With an average P/E ratio of 13.3 X and an average price-to-book ratio of 1.8 X, the entire index collectively almost qualifies as a Graham Number value index. The Graham number is the price at which the P/E ratio times the P/B ratio does not cross 22.5. The index itself is hovering around 23. Impressive for an entire index.
A model $10,000 portfolio
A model equal weighting of the six pics would be allocating about $1,670 to each individual ETF.
2023 versus the market
It was a great year for the S&P 500 ($ETF-S&P 500 SPY$ )($Vanguard S&P 500 ETF VOO$ ), backtesting this portfolio for 2023 resulted in a -2.72% return before 2023 year-end versus a 20.64% return for the index led by the Magnificent 7. As most of the ultra mega caps are well over a trillion in market capitalization at this time, many fund themes are finding market exposure excluding or limiting those 7 stocks. Don't get me wrong, I own a good amount of the 7 but am not looking for them to outperform the market again this coming year.
Everything in this portfolio is extremely sensitive to the probability of rate cuts happening. I am fairly convinced cuts will happen, but not 100%. Should rates stay relatively flat in 2024, the convexity of the bond slice should be mute. REITs may also be flat should that happen, although I believe we've hit a bottom in the sector outside of office REITs and MREITs.
The regional banking sector is the most sensitive to banking crises as capital outflows can force them to sell assets before maturity. If rate cuts happen, the values of those assets have less paper losses, if rates go up again, then this portfolio will surely underperform the market in that scenario.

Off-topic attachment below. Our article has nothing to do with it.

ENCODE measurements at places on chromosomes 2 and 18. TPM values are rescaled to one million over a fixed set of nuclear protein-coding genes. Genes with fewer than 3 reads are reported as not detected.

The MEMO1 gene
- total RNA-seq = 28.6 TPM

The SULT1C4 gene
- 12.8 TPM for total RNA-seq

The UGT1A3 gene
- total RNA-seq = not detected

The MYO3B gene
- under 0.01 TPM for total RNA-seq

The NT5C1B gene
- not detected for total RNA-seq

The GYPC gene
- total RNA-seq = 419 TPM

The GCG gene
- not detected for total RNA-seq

Betting what didn't work, works in 2024
This is how I operate. I am a buy-and-hold investor who focuses on values within beaten-down sectors on an annual basis. Although more than half of my investments are held in broad-based index funds, mostly geared towards the S&P 500, the rest is invested in ideas of anti-bubble hatred on sale. This portfolio should satisfy the needs of any sector rotator looking to lower exposure to ultra-mega cap tech, lower their holding's overall P/E ratio, and take advantage of a rate cut catalyst environment in 2024.
|Number of stocks
|Median market cap
|Earnings growth rate
|Turnover rate (Fiscal Year-end 08/31/2023)
|Return on equity
|Number of stocks
|Median market cap
|Earnings growth rate
|Turnover rate (Fiscal Year-end 08/31/2023)
|Return on equity
The content is provided as general information only and should not be taken as investment advice. All the contents shall not be taken as a recommendation to buy or sell any security or financial instruments. Any action you take resulting from information, analysis, or commentary on this article is your responsibility. Please consult your investment advisor before making any investments.